JAKARTA -- One worker was still missing and the bodies of three others had been recovered nearly two days after an oilrig exploded and sank in waters off the southeastern coast of the island of Borneo, news reports said Friday.
The afternoon daily Suara Pembaruan said rescue workers found the bodies of three workers but were still searching for a fourth missing since the 'Viking' rig, owned by Total Petroleum Co. of France and located about 70 miles offshore Borneo in the Makassar Straight, exploded Wednesday night.
Some 97 other workers had been evacuated from the rig. Three were taken with serious injuries to a hospital in the coastal city of Balikpapan owned by Indonesia's state-run oil company Pertamina.
The explosion occurred when workers drilling Total's Fisi-2 well in the Bekapai field removed a drillbit at a depth of 523 feet, unleashing a powerful and uncontrollable stream of escaping natural gas.
The rig sank two hours after the explosion, a Pertamina spokesman said.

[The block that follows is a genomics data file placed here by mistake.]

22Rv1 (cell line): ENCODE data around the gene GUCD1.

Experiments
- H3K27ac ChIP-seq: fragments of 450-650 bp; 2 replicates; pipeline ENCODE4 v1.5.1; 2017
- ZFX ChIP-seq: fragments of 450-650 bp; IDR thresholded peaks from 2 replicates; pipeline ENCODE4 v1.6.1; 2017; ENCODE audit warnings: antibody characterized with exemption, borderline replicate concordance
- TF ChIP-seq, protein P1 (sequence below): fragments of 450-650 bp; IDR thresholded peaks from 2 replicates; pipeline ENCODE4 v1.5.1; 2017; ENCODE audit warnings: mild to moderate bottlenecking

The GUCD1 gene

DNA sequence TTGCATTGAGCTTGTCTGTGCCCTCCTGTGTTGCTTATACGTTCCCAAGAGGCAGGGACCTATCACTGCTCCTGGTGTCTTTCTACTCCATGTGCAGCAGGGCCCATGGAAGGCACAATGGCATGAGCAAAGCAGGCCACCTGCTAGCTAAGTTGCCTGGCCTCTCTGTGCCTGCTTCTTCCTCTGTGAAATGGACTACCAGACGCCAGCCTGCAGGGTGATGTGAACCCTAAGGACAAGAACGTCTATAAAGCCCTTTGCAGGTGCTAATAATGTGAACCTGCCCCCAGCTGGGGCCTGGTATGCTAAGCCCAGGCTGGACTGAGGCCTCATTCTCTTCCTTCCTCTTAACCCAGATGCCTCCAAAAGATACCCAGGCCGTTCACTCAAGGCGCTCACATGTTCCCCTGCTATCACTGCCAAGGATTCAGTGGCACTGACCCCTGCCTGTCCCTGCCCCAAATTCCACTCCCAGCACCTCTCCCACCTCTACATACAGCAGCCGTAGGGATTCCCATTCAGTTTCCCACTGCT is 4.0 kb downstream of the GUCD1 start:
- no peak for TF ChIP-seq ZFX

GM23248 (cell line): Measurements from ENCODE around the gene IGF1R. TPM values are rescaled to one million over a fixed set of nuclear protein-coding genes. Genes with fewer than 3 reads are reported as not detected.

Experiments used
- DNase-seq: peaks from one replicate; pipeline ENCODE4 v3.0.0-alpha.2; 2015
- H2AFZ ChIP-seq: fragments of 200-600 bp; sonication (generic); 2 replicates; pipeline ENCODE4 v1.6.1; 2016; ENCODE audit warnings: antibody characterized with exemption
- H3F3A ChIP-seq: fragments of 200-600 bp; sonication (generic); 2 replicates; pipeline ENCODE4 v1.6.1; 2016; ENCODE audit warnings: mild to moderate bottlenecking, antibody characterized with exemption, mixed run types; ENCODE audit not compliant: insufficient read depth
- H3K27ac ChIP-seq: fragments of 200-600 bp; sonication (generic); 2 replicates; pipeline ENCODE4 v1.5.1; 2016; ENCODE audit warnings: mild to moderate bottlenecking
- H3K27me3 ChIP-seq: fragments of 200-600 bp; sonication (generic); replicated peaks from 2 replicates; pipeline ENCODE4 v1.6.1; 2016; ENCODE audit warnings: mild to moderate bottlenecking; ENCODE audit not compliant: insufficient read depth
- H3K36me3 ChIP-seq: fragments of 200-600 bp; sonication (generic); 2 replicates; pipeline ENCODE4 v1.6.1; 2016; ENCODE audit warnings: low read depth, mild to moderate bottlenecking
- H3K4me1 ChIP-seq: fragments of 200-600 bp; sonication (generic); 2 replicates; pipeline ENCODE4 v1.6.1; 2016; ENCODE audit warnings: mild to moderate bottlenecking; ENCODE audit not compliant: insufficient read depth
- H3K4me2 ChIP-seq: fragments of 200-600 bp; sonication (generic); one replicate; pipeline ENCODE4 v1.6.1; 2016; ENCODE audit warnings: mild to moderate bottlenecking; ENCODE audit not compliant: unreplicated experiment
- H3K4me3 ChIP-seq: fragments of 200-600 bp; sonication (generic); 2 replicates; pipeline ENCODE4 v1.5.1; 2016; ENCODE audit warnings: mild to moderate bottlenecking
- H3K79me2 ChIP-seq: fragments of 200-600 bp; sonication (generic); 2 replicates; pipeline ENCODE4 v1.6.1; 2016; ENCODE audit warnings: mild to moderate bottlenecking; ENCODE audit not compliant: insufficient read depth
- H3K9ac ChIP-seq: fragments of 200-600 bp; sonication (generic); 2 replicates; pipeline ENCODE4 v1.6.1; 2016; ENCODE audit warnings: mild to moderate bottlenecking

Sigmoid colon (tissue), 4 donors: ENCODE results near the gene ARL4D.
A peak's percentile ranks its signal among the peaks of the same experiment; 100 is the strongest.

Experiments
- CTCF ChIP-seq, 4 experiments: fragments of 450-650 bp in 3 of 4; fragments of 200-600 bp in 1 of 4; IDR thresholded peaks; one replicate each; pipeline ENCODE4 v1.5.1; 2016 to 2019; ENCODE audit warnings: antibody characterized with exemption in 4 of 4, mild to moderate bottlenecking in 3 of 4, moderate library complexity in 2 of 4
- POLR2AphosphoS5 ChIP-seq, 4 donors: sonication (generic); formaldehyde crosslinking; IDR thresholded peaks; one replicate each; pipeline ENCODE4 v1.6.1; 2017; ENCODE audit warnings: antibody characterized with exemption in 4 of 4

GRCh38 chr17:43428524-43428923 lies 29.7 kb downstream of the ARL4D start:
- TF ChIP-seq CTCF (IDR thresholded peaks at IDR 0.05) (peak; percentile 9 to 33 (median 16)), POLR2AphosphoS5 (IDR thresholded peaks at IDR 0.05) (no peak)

One worker said those on the rig were able to make their escapes because the rig's electricity was immediately shut off. 'If not, the location would be on fire,' the worker said.
Total Petroleum's Total Indonesie unit, under a production-sharing contract with Pertamina, concentrates its operations on the offshore Borneo fields, about 783 miles northeast of Jakarta.
The French company, which has been operating in Indonesia for the past 20 years and has invested more than $2 billion in oil and gas exploration and production, currently produces more than 100,000 barrels of crude oil a day.